When I first heard about this, it sounded like one of these miracle cancer cures you read about on the Internet. In this case, the cancer is climate change, and the miracle pill is something called the integral fast reactor, a different way of producing nuclear power. It seems too good to be true, but it looks like it is … true.

In current U.S. nuclear reactors, only 5 percent of the uranium in a fuel rod is “burned” during the fission process. The other 95 percent is a mix of uranium, plutonium and a mishmash of other radioactive elements that refused to be split by the neutron hatchets flying around inside the reactor core. It’s the splitting of uranium atoms by neutrons that releases heat into the water that surrounds the fuel rods. That energy is then used either directly or indirectly to convert water into steam, which drives electric turbines.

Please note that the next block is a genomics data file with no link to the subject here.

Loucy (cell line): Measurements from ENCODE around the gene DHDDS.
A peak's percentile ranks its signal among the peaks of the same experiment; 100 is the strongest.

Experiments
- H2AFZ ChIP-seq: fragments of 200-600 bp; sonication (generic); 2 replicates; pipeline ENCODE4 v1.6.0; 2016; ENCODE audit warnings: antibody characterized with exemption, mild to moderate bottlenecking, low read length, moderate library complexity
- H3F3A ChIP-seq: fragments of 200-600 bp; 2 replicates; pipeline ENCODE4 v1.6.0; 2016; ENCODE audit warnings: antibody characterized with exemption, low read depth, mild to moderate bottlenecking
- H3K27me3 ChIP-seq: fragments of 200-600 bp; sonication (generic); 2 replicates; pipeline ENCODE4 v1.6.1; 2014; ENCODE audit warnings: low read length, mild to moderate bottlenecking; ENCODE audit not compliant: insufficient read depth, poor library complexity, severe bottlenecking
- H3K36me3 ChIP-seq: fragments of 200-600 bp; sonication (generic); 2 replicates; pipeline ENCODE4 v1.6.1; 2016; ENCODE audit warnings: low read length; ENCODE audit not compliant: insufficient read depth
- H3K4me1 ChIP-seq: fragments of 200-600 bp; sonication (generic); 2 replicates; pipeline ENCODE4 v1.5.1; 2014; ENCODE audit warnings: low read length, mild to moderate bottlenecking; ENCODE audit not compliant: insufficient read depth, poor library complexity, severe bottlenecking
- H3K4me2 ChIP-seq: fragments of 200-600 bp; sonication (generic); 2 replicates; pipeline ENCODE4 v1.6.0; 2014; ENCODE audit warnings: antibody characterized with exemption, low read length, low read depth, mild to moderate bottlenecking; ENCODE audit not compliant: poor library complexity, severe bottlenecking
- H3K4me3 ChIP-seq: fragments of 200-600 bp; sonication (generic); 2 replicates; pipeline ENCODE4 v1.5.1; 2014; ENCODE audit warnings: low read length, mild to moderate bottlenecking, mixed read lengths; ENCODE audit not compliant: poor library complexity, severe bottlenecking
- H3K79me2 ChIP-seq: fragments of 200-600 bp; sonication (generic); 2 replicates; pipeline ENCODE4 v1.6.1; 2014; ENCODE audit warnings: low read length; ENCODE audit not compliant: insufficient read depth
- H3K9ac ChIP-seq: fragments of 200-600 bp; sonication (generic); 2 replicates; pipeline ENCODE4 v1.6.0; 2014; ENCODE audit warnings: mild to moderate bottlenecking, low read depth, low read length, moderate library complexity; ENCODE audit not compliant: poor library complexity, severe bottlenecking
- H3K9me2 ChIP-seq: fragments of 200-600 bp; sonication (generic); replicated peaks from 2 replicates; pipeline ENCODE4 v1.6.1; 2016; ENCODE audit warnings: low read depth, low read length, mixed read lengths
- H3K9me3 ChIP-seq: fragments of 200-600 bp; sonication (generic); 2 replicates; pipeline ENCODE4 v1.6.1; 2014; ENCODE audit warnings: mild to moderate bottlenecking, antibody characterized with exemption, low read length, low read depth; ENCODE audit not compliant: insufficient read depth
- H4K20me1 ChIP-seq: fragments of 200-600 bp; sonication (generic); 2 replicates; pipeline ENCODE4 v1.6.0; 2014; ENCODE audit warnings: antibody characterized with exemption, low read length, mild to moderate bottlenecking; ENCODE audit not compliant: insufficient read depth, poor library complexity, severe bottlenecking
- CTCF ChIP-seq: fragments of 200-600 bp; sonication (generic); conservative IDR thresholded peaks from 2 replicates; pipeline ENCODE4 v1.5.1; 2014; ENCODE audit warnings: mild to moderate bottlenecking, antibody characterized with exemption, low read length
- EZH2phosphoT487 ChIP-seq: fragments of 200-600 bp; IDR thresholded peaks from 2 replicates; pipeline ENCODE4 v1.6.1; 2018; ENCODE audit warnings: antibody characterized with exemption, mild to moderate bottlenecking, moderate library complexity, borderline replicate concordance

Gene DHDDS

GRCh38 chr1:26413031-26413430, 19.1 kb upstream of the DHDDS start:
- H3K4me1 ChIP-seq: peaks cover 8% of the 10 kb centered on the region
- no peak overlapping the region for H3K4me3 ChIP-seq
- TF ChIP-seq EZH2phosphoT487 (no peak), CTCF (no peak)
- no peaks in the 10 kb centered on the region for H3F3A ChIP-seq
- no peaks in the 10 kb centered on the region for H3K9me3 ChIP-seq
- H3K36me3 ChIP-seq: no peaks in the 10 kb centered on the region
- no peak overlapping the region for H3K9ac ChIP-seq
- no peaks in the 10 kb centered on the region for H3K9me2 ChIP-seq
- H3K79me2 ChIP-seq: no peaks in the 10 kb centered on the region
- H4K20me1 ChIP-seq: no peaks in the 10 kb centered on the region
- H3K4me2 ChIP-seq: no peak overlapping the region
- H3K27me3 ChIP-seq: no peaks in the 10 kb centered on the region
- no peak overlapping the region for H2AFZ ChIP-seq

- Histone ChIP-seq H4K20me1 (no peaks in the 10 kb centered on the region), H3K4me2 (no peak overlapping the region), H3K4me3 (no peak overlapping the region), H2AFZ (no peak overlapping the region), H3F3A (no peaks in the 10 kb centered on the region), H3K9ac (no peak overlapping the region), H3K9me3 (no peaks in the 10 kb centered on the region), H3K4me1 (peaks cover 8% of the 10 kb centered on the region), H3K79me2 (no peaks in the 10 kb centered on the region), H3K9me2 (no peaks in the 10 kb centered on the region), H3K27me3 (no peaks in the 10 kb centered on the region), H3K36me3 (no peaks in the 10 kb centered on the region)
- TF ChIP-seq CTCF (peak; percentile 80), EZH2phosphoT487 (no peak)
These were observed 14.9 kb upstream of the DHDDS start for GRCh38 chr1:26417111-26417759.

This dependence on water is why today’s nuclear reactors are called “light water reactors.” And although the design has some conveniences (water is cheap and plentiful), water tends to slow down neutrons enough that they have a harder time splitting atoms.

By Craig Bowron

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